Jamaica Medical Outreach Diary: Part One

June 13, 2011

Picture this. It’s June of 2000. I’m a geeky 20 year old pre-med Biology student at Florida State University who has never left the country without Mom and Dad, and my first trip is in a few hours. I’m headed to some of the most destitute neighborhoods in the mountains of Jamaica to do medical missionary work as a part of the International Medical Outreach program. I had never been to Jamaica, never had a Red Stripe or a jerk anything. Poor thing. I had not lived! LOL! But seriously, finding this makeshift diary in my sacred box of keepsakes this past weekend brought back so many touching memories, and has allowed me to reflect on my growth not just as a traveler, but as a woman, over the past 13 years. Though I bid farewell to my medical aspirations not long after this trip, my desire to help people in situations less fortunate than my own has not changed and reminded me why I need to plan a Heal the World trip for 2012.

June 27, 2000
Okay, it’s day 4 and I have finally found time to write some things down. It has been nonstop action since we got here. I guess I’ll try to go back to day 1.
To my surprise I woke up in enough time to get to the airport at 7:30ish on a Saturday morning. I called Chad [the bf] at 6:30 and of course threw myself off like 20 minutes then came back to my apartment twice because I had left something but hey, it’s expected. When I first got to the airport, it felt a little strange to see everybody. International Medical Outreach is a year long thing and I haven’t been able to put 100% into everything this year or even go to the packing parties over the summer [the packing parties were when the team would get together and pack medical supplies that had been donated for our trip] So I felt kind of like a slacker and wondered if anybody had any resentment. From what I could see, however, that wasn’t the case. So that was a relief.
Left to Right: Shannon, Tim, Greer, Aaron and me
During our layover in Miami, Tim and Aaron left the airport to get lunch with Wayne and they almost missed the plane. Shannon and Greer were upset and actually wanted to leave their stuff and get on the plane! Since I’m mother Theresa I was appalled but they ended up making it in time.
The doctors on our trip: Dr. Keen and Wayne
As soon as we got to Jamaica, we went to the Mineral Bath. They had a cold one and a hot one. It was then that I realized Dr. Keen was really deep. He was like, “This trip is going to change your life” and was talking about how many lives we would touch and we would be affected by it and everything. He’s a pretty deep guy. Next we went to Lime Cay. It’s an island and we took this motor boat over there. The ride was off the chain!! Even I, Tracey Daredevil Coleman was scared! It was choppy water and the boat would just skip over the waves.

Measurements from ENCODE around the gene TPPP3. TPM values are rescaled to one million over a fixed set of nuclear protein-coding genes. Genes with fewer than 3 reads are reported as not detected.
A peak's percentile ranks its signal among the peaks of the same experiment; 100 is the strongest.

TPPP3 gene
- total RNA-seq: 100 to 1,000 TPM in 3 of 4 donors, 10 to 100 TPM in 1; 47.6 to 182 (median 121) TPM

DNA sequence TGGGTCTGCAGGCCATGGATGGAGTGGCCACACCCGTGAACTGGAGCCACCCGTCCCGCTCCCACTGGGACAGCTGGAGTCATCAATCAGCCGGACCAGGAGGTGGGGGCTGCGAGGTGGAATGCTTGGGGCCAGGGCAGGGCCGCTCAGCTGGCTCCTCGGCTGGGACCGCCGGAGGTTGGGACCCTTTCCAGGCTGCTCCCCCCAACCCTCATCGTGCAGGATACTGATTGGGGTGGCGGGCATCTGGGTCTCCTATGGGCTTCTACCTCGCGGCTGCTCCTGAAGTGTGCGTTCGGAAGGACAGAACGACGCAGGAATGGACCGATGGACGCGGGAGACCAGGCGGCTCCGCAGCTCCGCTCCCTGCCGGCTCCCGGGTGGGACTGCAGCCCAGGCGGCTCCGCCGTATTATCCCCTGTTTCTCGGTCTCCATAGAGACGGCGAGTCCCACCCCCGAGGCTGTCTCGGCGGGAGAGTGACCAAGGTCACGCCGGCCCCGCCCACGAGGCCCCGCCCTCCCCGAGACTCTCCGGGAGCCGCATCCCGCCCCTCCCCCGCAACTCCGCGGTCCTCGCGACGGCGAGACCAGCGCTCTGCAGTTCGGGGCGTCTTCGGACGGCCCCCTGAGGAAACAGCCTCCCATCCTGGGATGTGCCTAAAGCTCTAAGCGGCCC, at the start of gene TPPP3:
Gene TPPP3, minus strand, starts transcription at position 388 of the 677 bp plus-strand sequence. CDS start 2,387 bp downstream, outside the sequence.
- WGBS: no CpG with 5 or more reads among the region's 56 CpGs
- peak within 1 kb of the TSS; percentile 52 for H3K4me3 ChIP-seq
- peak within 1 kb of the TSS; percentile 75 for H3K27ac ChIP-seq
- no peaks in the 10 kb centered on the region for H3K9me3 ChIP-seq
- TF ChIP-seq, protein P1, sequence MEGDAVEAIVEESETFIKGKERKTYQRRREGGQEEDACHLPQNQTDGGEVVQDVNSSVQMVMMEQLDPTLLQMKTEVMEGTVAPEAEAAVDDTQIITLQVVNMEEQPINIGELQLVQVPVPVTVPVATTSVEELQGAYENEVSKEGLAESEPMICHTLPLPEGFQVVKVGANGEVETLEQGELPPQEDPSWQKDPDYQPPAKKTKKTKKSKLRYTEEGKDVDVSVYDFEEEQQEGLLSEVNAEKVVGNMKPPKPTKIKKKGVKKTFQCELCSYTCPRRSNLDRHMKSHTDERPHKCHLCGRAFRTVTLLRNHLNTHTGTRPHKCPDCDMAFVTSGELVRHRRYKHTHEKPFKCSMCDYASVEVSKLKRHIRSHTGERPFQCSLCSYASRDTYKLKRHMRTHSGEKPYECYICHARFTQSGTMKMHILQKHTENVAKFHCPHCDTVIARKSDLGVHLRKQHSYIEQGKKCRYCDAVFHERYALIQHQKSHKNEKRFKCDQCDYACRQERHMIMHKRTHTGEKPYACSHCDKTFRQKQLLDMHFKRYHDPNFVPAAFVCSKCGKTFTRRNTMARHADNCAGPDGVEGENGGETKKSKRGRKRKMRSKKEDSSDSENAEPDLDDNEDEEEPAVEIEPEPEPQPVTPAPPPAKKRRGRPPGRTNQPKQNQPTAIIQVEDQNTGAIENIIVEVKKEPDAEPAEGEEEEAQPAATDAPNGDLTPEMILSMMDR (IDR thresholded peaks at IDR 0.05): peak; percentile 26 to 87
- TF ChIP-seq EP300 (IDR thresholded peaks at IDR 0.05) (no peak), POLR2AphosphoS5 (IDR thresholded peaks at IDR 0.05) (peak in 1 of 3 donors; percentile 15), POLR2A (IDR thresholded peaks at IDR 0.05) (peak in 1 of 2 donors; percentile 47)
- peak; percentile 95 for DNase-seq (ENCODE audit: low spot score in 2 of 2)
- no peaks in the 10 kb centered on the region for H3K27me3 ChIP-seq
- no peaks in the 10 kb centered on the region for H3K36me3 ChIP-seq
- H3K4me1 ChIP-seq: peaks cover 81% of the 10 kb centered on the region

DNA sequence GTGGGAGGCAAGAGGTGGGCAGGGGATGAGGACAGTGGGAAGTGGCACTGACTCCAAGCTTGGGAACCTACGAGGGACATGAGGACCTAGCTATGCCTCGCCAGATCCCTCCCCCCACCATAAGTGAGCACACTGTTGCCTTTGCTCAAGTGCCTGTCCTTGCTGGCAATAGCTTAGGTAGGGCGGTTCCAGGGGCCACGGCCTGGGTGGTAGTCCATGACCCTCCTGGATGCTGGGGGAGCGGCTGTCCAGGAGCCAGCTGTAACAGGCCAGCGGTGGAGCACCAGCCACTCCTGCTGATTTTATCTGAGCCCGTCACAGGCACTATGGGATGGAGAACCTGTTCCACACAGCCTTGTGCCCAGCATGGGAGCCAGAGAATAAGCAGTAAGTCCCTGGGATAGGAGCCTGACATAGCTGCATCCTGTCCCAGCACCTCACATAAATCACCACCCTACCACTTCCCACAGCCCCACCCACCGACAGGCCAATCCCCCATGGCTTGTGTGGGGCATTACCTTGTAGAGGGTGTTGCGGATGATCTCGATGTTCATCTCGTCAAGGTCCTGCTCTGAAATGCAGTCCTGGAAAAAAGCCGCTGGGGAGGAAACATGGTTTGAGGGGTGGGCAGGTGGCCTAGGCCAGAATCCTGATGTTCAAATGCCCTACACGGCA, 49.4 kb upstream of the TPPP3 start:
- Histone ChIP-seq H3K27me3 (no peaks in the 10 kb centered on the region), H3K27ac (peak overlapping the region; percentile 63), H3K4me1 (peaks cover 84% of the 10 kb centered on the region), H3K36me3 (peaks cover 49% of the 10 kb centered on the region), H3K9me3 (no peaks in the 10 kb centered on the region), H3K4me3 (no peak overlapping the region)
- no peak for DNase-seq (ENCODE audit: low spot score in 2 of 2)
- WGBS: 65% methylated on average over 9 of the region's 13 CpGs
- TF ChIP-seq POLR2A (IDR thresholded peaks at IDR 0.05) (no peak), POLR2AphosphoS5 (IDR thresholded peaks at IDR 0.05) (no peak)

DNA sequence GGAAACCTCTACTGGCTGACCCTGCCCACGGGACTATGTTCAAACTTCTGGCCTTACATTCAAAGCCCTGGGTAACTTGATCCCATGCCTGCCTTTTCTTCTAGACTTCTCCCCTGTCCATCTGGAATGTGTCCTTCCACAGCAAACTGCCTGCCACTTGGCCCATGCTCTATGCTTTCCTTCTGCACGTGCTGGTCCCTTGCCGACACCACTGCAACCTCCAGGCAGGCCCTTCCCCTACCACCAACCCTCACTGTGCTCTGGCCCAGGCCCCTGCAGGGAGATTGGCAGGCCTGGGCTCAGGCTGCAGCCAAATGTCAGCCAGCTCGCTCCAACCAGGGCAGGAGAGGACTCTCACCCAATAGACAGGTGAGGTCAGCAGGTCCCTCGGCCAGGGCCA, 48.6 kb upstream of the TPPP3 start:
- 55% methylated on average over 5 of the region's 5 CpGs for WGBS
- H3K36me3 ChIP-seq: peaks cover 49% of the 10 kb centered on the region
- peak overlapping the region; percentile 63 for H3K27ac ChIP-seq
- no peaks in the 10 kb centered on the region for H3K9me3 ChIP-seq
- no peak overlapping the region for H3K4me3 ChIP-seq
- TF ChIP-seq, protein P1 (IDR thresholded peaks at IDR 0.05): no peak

Awkward phase

Lime Cay was okay. Not much to see. The water was pretty when we got back to the mainland. We all went to the bar and tried Red Stripe beer and some bammy. The bammy was good – like a fried bread type of deal. The beer made me tipsy and I didn’t like that because I couldn’t really appreciate the surroundings as we drove around the island. [Okay let’s talk about why one Red Stripe made me tipsy? I CLEARLY did not drink enough in college. Such a nerd lol…]

We went to this mall and I got roti for dinner. It was stuffed with goat. Okay I guess you can tell that food is a big part of Jamaica. And I love to eat. So I guess I’ll be high tailing it around Lake Ella when I get back! After the grocery store we went home to the hospital. 
On Sunday we went to the Jerk Festival in Boston. I liked it but most everybody felt that it was too chaotic. I’m used to mobs of Black people at events like Kappa Luau and parties and barbecues and stuff. You have to wait forever for food and it’s hot and all but I guess that’s really frustrating to some people. So we went to Dragon Beach.  I didn’t feel like swimming so I got a drink and relaxed. The goat I ordered was good and I had Eti-oti apple juice with dinner.The days are FULL here. Nonstop from 6 AM to 12 PM. No rest. I guess that’s how you get the most out of life.
Check back tomorrow for the second half of this story from my 21 year old point of view. You’ll hear about my first encounter with patients, my frustration with the medical system in Jamaica and why nurses  are equally powerful in changing lives as doctors.

You Might Also Like

No Comments

Leave a Reply